Then an internal check on grey heifer 812, to find out if there's any obvious reason for her not coming on heat, which there isn't. I'm still betting on a copper deficiency.
Then we put Zella in the race to have a pregnancy scan, confirming that she is in calf to the mating of 29 December. It was Zella's pregnancy I particularly wanted to confirm, since her heats aren't always very obvious and it's important she's in calf.
But Demelza, being so unwilling to move anywhere, got done out in the open yard, standing entirely still while the vet inserted the probe into her rectum and moved it around to inspect the horns of her uterus.
There is no calf in there. I suspected as much, despite having not seen any particular signs of heat. With her increasing rear leg stiffness, it may turn out to be a fortunate thing that she is not to calve this year. She won't have as much weight to carry but I am also aware that we might have to make a decision about her at some point and that's always easier if there's not the complication of a potentially wanted calf in gestation - which shouldn't make a difference to a welfare-based decision but makes such a decision feel even sadder.
Then we all drove out to see the bull, who was made to walk around in his small area while we discussed the probable cause of his lameness. The vet believes he has had an injury to his stifle joint (the first joint up inside his body, sort of equivalent to our knee - the hock is more akin to our ankle) and said that he would be prepared to certify him as suitable for transport to the works in a few weeks time, when the injury will have had more time to stabilise.
There is always, in such a case, a question of whether earlier veterinary attention should have been provided. Animals with untreated injuries are not allowed to be certified for transport to the works. But suitable treatment in such a case may be argued to be the removal of the animal from further damage and exertion. A few weeks ago I phoned the vet to check that it would be appropriate to do just that in this case.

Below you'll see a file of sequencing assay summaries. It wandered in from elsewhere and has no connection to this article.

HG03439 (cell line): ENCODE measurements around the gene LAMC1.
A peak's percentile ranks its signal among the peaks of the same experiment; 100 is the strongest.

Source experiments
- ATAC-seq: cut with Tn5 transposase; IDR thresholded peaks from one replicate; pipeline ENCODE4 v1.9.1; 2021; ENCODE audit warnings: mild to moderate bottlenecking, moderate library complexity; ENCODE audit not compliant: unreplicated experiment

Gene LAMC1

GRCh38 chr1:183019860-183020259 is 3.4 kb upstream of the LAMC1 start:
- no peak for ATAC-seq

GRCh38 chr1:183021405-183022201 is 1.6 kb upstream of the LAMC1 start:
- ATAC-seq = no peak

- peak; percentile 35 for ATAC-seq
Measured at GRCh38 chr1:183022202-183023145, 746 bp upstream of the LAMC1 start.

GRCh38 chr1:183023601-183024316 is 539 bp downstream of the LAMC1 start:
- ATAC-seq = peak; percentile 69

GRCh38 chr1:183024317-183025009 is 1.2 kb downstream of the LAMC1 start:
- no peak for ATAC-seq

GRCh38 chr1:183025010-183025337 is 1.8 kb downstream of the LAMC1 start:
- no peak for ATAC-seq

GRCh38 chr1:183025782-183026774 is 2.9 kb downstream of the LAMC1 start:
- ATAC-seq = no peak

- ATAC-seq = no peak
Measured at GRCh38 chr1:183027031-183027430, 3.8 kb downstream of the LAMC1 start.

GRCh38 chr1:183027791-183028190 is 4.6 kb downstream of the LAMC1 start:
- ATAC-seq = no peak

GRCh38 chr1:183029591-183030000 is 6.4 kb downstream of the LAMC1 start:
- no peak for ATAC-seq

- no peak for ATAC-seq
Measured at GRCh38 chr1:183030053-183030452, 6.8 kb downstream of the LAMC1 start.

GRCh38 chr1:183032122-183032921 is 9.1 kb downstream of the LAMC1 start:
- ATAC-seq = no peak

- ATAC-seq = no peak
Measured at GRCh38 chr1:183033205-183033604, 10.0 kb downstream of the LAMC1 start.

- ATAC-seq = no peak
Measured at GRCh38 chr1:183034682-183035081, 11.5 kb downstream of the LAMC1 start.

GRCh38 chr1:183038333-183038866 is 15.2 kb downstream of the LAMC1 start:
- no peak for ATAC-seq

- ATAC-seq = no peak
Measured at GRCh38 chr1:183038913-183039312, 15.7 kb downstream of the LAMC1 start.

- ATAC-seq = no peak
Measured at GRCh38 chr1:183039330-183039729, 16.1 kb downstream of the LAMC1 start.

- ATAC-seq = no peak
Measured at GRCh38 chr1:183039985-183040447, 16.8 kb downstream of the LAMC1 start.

I've been giving this issue an enormous amount of thought recently. When I found this bull injured, should I have shot him on sight to prevent his suffering ongoing pain? Should I have found a vet with a dart gun who could have administered initial pain relief? (Yes, absolutely, if that were remotely practicable, I'd love to have that option!) The treatment (or not, depending on your viewpoint) of such animals is entirely dependent on context. If he'd been injured in a flat paddock next to the yards, we could have taken him in for easy assessment and pain relief. But even then there are issues related to the facilities available. This 900kg bull breaks things when he's restrained; not in an aggressive manner but just because he gets agitated in a tight space. Thus we'd have to sedate him if any examination was required. Would all of that messing around be potentially worse than being left to quietly recover in a nice spot with food and water?